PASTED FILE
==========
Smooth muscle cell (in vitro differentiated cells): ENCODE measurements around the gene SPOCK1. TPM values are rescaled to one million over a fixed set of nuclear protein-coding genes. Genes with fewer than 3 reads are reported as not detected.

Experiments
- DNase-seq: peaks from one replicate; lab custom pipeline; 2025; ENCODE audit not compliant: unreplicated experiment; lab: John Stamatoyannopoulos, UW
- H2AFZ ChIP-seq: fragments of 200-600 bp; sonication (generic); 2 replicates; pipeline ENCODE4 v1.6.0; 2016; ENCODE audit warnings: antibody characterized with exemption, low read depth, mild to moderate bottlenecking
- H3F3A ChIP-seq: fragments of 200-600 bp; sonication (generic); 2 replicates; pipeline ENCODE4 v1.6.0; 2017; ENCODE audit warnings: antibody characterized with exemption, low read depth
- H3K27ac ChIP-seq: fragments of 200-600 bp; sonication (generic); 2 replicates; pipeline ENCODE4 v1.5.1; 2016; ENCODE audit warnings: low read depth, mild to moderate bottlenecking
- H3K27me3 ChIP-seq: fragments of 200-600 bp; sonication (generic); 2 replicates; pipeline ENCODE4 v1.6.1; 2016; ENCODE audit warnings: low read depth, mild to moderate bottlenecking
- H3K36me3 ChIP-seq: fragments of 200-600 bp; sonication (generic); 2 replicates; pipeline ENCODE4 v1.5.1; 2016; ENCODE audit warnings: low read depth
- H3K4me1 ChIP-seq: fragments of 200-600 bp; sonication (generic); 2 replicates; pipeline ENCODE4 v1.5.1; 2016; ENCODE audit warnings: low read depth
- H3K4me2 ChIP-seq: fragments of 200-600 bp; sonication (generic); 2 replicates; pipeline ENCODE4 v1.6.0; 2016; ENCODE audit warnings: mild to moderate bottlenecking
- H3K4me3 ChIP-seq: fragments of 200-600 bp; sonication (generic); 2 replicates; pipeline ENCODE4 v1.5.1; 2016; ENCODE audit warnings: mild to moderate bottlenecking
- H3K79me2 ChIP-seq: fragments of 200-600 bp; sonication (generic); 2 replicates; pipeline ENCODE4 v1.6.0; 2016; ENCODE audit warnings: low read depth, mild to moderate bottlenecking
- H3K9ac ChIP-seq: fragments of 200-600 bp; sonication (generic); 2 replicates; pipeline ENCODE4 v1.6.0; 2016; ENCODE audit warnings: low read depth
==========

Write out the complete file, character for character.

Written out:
Smooth muscle cell (in vitro differentiated cells): ENCODE measurements around the gene SPOCK1. TPM values are rescaled to one million over a fixed set of nuclear protein-coding genes. Genes with fewer than 3 reads are reported as not detected.

Experiments
- DNase-seq: peaks from one replicate; lab custom pipeline; 2025; ENCODE audit not compliant: unreplicated experiment; lab: John Stamatoyannopoulos, UW
- H2AFZ ChIP-seq: fragments of 200-600 bp; sonication (generic); 2 replicates; pipeline ENCODE4 v1.6.0; 2016; ENCODE audit warnings: antibody characterized with exemption, low read depth, mild to moderate bottlenecking
- H3F3A ChIP-seq: fragments of 200-600 bp; sonication (generic); 2 replicates; pipeline ENCODE4 v1.6.0; 2017; ENCODE audit warnings: antibody characterized with exemption, low read depth
- H3K27ac ChIP-seq: fragments of 200-600 bp; sonication (generic); 2 replicates; pipeline ENCODE4 v1.5.1; 2016; ENCODE audit warnings: low read depth, mild to moderate bottlenecking
- H3K27me3 ChIP-seq: fragments of 200-600 bp; sonication (generic); 2 replicates; pipeline ENCODE4 v1.6.1; 2016; ENCODE audit warnings: low read depth, mild to moderate bottlenecking
- H3K36me3 ChIP-seq: fragments of 200-600 bp; sonication (generic); 2 replicates; pipeline ENCODE4 v1.5.1; 2016; ENCODE audit warnings: low read depth
- H3K4me1 ChIP-seq: fragments of 200-600 bp; sonication (generic); 2 replicates; pipeline ENCODE4 v1.5.1; 2016; ENCODE audit warnings: low read depth
- H3K4me2 ChIP-seq: fragments of 200-600 bp; sonication (generic); 2 replicates; pipeline ENCODE4 v1.6.0; 2016; ENCODE audit warnings: mild to moderate bottlenecking
- H3K4me3 ChIP-seq: fragments of 200-600 bp; sonication (generic); 2 replicates; pipeline ENCODE4 v1.5.1; 2016; ENCODE audit warnings: mild to moderate bottlenecking
- H3K79me2 ChIP-seq: fragments of 200-600 bp; sonication (generic); 2 replicates; pipeline ENCODE4 v1.6.0; 2016; ENCODE audit warnings: low read depth, mild to moderate bottlenecking
- H3K9ac ChIP-seq: fragments of 200-600 bp; sonication (generic); 2 replicates; pipeline ENCODE4 v1.6.0; 2016; ENCODE audit warnings: low read depth